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    Friday, July 28, 2017-10:34:38A.M.

     

     

     

     

     

Regional News

Toribiong signs law creating Palau Language Commission

KOROR (Palau Horizon) - President Johnson Toribiong has signed a measure establishing the Palau Language Commission which will preserve the local language and maintain standards for its use.

The law aims to make the Palauan language flexible “so it may evolve in response to the realities of cultural exchange, technological advancement and knowledge expansion.”

The commission will create a set of rules to determine the appropriate spelling of Palauan words, as well as the proper grammar and usage of the language.

The commission will also determine how new words may be added to the official Palauan language.

The commission will be comprised of experts in Palauan language and culture who will recommend the curriculum for the teaching of the Palauan language in schools.

The commission will have seven members, six of whom will be appointed by the president with the advice and consent of the Senate.

The seventh member is the director of curriculum of instruction from the Ministry of Education, or his designee.

The commission will prepare and publish, or assist in the preparation and publication of, dictionaries, books on grammar and usage and other works on the Palauan language.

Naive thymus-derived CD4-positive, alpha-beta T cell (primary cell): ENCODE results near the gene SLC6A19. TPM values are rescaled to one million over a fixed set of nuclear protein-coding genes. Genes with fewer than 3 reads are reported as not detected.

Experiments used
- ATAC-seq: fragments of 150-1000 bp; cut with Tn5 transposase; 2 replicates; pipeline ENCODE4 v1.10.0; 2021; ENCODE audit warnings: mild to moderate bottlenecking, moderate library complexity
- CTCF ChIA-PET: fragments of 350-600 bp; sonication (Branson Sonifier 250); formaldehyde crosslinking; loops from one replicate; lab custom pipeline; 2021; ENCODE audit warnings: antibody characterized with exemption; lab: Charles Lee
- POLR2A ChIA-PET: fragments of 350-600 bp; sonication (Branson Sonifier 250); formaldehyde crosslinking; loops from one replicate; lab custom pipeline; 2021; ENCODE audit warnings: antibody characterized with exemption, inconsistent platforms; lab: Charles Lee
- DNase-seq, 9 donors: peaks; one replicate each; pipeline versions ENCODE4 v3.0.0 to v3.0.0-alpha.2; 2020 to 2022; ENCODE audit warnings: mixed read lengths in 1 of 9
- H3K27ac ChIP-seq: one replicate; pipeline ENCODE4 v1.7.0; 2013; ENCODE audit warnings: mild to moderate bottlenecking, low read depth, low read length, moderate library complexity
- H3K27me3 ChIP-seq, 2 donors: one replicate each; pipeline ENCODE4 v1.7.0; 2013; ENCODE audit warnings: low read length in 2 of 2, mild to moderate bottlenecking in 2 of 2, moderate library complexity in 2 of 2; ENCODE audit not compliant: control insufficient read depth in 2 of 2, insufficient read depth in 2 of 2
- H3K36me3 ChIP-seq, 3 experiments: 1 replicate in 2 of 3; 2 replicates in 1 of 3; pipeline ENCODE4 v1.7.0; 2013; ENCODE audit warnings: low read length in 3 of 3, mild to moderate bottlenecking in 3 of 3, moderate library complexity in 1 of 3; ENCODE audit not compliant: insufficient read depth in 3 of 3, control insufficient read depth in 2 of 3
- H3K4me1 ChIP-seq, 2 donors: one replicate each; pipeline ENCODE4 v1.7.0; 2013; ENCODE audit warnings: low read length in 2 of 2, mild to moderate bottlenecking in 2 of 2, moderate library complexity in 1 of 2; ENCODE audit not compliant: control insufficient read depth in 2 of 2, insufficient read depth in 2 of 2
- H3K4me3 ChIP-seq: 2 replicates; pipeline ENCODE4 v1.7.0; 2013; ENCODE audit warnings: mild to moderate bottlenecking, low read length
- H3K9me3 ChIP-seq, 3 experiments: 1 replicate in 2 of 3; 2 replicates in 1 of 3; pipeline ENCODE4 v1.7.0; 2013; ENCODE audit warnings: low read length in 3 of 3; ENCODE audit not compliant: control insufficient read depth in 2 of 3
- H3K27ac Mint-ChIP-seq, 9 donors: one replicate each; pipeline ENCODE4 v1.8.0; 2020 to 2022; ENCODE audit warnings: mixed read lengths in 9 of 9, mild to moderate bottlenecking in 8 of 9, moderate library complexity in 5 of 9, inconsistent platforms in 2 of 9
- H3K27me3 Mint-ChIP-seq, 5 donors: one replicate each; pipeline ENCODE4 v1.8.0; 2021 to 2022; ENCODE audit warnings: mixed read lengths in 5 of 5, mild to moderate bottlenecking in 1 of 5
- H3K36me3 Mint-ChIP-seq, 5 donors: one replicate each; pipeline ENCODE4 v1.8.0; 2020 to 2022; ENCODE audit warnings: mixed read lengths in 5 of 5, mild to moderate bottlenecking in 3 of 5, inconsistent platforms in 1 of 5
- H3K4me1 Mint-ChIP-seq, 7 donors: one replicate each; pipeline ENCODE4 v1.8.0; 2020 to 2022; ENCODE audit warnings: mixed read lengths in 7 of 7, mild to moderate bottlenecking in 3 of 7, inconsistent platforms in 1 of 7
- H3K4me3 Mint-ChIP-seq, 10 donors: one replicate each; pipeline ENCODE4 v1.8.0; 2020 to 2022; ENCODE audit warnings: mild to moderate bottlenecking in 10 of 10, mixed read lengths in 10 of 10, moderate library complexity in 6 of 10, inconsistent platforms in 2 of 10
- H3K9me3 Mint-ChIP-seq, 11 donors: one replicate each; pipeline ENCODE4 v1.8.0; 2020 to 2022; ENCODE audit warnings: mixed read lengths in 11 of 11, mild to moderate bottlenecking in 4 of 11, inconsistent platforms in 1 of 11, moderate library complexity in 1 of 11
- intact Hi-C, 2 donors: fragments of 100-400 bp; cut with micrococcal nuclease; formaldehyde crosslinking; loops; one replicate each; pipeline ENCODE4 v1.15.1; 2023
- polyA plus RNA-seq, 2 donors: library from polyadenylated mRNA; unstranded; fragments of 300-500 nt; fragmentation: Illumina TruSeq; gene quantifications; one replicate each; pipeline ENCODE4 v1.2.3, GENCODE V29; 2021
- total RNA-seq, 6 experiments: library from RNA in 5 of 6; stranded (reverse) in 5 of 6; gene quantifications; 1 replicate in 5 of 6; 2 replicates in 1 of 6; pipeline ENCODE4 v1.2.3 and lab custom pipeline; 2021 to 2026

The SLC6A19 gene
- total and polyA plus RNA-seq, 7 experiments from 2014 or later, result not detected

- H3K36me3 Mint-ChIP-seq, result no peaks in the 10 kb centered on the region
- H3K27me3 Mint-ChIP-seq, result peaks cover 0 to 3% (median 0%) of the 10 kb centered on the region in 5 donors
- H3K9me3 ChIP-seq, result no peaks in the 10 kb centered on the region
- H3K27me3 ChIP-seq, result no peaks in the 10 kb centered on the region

The commission, moreover, will investigate methods for developing, preserving, and encouraging the use of the Palauan language, and report to the Olbiil Era Kelulau, the national legislature, and the president of the Republic of Palau on its findings.

“I am very appreciative of your efforts...in considering and passing this bill,” Toribiong said in his letter to the OEK. 

“It is a particularly timely bill in light of two of the constitutional amendments our people approved in November of last year.  The twenty-first amendment to the Palau Constitution requires the national government to take affirmative action to assist our traditional leaders in the preservation, protection, and promotion of, among other things, our Palauan language.  And the twenty-fifth amendment to our Constitution provides that in case of a conflict between its Palauan and English versions, the Palauan version shall prevail.”

He added, “I find it curious beyond belief that our national government has never passed a similar law before.  As a Palauan, I have always been proud of the beauty and uniqueness of our language.  As an attorney, I consider language to be of the utmost importance.  To quote a famous justice of the United States Supreme Court, Oliver Wendell Holmes, ‘Language is the blood of the soul.”